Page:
Dodger Thoughts

Jon Weisman's outlet for dealing psychologically with the Los Angeles Dodgers, baseball and life

Tag: Jaime Jarrin

Dodgers, fans raise $10,000 for earthquake relief

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The Dodgers raised $10,000 toward the Red Cross’ relief efforts for the devastating earthquakes in Ecuador and Japan with a pregame autograph signing featuring Kenta Maeda, Jaime Jarrin, Dave Roberts and Yasiel Puig.

Proceeds from the signings raised $4,500, and the Dodgers donated the remaining funds to push the total to $10,000.

Scully, Jarrin, Hershiser, Monday win kudos at Southern California Sports Broadcaster Awards

Jon SooHoo/Los Angeles Dodgers

Photos by Jon SooHoo/Los Angeles Dodgers

Los Angeles Dodgers BroadcastersBy Jon Weisman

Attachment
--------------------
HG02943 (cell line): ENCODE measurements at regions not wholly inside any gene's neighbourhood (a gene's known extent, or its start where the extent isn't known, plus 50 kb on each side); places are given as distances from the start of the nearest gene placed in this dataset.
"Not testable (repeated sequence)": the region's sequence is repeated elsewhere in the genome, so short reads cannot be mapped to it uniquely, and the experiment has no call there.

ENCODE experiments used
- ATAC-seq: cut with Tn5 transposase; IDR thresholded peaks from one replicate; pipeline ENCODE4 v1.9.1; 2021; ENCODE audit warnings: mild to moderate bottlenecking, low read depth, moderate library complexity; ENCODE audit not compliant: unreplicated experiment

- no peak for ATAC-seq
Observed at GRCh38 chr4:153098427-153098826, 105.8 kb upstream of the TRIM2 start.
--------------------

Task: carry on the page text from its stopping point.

Vin Scully won two awards for best play-by-play — in radio and in television — at the 25th annual Southern California Sports Broadcaster Awards, announced today at the Lakeside Golf Club.

Jaime Jarrin was named best foreign-language play-by-play announcer, while Orel Hershiser was the winner in TV color analysis and Rick Monday in radio color commentary.

Scully, Jarin and Monday are all in the organization’s Hall of Fame.

Scully has won the radio award, named in honor of Chick Hearn, 18 times since its inception in 1991, and the TV award 13 times. (Winners of three consecutive awards in a category are not eligible to repeat for one year.)

Screen Shot 2016-01-25 at 9.07.43 PMJarrin won his ninth career award since foreign-language broadcasters were first recognized in 2003, and Monday his fifth.

Ann Meyers Drysdale also received a special award, the Chuck Benedict/Stu Nahan President’s Award, while former Dodger executive Tommy Hawkins won the Gil Stratton Lifetime Achievement Award.

Jaime Jarrin renews with Dodgers through 2018

Stefan, Jorge and Jaime Jarrin with Manny and Jose Mota (Jon SooHoo/Los Angeles Dodgers)

Stefan, Jorge and Jaime Jarrin with Manny and Jose Mota (Jon SooHoo/Los Angeles Dodgers)

Jaime JarrinBy Jon Weisman